http://youtu.be/xWQ2YZG8kcA

Monday (at the AMC Santa Monica) I saw "Tower Heist" and "J. Edgar", the new Clint Eastwood movie starring Leonardo DiCaprio as long-time FBI head honcho J. Edgar Hoover. Of course, I doubt that anyone not American or under 50 will have a clue who Hoover was and the shadow he cast on the 20th century. The picture has the same problem that most films about well-known figures have...we already know most of the story and how it ends. That said, it is the usual tasteful Eastwood production, and the cast is almost uniformly excellent, particularly DiCaprio and Armie Hammer and Naomi Watts. I never would have said this a few years ago, but DiCaprio finally doesn't make me laugh when playing grown-up men. For years, he was so young looking, that he appeared a boy playing at being a man. But he's finally gained some gravitas. As usual on his recent films, Eastwood composed the score and his son Kyle plays the piano...that's one way to keep costs down. As for "Tower Heist"...YAWN.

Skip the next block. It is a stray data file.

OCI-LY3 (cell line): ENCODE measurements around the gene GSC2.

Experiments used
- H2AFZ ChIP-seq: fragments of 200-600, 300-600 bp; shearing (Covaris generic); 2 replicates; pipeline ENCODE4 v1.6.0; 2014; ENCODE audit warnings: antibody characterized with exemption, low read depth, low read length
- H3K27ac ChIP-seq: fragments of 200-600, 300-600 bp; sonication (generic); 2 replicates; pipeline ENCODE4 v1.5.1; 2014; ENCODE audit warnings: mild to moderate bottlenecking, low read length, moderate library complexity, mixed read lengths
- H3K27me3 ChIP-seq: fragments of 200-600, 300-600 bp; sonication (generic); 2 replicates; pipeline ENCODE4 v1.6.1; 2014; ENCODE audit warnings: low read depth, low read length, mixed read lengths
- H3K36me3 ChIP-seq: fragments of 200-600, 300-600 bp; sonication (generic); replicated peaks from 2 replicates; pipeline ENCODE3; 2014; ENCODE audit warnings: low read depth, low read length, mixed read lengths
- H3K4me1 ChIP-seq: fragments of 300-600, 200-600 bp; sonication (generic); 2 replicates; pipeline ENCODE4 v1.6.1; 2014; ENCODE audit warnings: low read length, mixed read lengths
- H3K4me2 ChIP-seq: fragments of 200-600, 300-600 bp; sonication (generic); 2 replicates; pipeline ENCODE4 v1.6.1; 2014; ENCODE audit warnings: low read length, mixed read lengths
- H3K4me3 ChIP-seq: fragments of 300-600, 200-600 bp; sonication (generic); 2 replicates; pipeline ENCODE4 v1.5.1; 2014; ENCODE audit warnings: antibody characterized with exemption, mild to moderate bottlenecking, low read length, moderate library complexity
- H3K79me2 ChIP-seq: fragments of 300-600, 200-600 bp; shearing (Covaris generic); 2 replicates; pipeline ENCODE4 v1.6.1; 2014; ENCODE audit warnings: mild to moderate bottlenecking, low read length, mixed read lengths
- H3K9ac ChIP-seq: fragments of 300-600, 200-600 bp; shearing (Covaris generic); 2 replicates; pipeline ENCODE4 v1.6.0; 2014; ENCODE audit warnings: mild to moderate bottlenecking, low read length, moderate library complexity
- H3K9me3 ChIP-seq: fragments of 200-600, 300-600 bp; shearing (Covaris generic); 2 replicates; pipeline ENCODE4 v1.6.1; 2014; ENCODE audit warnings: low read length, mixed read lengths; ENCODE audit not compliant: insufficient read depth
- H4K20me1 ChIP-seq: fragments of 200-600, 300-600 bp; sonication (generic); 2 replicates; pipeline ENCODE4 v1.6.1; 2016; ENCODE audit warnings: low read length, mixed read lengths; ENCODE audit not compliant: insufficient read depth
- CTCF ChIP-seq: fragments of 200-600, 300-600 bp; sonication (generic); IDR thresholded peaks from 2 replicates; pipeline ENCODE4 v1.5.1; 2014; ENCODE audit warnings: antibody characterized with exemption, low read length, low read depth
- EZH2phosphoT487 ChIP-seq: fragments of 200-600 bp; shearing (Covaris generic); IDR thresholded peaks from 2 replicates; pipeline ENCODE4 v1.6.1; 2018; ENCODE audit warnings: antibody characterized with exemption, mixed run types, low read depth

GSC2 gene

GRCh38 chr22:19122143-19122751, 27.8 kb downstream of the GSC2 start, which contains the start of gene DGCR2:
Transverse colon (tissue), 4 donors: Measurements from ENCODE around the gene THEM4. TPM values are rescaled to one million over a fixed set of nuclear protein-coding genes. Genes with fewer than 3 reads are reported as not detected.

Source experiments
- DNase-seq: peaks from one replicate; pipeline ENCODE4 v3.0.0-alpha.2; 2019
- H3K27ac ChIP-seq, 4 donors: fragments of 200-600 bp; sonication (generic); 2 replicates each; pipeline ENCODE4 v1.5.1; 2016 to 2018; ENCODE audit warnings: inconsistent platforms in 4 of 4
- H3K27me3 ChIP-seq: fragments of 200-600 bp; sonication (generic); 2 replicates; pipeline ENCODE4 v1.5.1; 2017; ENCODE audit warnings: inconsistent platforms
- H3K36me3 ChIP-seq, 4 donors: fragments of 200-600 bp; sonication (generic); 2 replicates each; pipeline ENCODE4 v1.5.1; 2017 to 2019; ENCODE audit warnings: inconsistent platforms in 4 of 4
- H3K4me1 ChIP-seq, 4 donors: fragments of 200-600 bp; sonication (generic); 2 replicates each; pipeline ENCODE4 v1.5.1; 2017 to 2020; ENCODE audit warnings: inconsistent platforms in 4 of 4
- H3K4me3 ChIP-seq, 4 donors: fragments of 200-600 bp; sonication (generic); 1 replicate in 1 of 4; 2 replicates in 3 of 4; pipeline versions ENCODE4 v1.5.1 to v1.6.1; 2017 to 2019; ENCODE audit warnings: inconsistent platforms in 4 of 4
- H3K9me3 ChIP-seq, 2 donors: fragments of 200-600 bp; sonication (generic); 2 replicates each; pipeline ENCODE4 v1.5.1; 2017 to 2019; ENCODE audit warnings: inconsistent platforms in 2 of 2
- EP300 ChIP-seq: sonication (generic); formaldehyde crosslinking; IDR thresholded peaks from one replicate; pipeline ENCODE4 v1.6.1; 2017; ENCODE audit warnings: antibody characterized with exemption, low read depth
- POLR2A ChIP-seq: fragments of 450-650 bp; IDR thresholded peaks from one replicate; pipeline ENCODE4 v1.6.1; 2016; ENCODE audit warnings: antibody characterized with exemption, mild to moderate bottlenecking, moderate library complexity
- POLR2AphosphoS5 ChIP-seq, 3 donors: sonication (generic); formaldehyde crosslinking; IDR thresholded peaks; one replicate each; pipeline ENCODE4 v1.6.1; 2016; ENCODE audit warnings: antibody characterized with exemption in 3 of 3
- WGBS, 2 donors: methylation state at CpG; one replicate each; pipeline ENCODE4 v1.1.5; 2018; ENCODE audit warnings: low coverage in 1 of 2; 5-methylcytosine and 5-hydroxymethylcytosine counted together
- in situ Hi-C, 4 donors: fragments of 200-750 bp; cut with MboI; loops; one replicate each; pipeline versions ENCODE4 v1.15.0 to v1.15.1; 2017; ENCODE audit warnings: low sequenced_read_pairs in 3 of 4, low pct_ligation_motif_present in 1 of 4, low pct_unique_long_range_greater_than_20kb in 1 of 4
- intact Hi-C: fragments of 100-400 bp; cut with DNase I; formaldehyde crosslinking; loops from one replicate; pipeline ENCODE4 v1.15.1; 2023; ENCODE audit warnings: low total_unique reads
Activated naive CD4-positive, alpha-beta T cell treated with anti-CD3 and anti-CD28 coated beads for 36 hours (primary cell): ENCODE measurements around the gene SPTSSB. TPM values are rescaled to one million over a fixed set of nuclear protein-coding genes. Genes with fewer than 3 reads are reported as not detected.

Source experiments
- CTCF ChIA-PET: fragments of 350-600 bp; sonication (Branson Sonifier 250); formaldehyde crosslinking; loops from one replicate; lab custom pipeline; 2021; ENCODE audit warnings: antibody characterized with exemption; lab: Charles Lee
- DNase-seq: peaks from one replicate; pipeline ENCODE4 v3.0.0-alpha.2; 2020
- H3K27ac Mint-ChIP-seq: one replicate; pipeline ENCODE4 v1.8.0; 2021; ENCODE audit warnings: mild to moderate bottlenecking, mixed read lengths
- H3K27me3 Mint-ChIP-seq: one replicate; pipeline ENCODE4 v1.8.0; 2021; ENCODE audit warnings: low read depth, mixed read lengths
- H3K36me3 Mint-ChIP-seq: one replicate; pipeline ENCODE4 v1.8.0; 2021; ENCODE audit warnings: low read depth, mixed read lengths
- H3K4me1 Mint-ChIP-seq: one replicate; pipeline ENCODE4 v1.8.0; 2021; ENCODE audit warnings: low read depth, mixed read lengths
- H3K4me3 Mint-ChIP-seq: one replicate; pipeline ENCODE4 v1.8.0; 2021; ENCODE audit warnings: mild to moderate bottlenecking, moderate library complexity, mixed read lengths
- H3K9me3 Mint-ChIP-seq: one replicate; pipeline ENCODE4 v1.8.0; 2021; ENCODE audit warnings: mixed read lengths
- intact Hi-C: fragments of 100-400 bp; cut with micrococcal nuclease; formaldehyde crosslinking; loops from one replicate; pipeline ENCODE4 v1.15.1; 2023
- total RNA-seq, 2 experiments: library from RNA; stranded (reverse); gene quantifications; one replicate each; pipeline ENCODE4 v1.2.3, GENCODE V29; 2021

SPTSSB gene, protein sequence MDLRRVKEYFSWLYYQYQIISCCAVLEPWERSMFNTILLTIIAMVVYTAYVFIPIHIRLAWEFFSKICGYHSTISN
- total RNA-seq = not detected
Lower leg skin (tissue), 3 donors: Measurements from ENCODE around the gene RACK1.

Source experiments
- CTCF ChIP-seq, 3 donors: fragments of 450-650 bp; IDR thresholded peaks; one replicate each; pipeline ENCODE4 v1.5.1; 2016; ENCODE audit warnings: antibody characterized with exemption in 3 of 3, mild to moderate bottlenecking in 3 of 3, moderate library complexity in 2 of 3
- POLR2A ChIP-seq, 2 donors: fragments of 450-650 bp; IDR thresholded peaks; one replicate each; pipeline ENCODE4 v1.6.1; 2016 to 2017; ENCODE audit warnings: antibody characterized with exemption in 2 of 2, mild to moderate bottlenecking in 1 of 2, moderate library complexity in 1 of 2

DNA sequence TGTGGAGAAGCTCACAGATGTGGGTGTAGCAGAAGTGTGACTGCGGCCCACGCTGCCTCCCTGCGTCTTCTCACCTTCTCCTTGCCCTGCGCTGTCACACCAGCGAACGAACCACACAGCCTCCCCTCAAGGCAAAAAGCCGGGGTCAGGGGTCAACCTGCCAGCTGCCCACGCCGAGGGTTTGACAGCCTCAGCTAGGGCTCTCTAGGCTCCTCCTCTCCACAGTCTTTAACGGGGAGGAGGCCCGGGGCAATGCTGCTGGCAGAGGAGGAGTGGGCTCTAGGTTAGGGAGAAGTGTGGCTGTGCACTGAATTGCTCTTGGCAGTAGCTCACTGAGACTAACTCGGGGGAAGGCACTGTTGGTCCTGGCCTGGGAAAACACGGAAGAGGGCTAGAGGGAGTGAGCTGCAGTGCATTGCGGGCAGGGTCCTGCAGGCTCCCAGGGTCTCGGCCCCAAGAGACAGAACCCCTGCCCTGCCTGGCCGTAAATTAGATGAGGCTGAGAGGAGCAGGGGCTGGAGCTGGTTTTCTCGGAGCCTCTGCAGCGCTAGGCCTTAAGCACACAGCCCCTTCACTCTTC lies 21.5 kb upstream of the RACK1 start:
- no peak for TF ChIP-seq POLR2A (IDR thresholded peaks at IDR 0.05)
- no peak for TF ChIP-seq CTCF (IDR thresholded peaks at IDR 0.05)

Tuesday (at the Grove Theatres) was the interesting "Drive" and Johnny Depp doing Hunter S. Thompson again in the adaptation of Thompson's posthumously published book "The Rum Diaries". Not as weird and wild as "Fear and Loathing in Las Vegas" but it has moments...and with both Johnny Depp AND Aaron Eckhart, plenty of eye-candy for the ladies and men who love men.

Finally, last night...went to the Chinese Theatre in Hollywood (the one with the movie star hand-and-foot prints in cement) to see Brad Pitt in "Moneyball" and the cancer movie, "50/50", with Seth Rogen and that guy from "Inception", Joseph Gordon Levitt. Both were all right...you don't even necessarily have to like or know anything about baseball to enjoy "Moneyball". I think I liked "50/50" just a tad better...and usually cancer-themed movies deal with either old people or young kids; rarely 20-somethings. So it was refreshing to see a film deal with how cancer affects a young adult's life.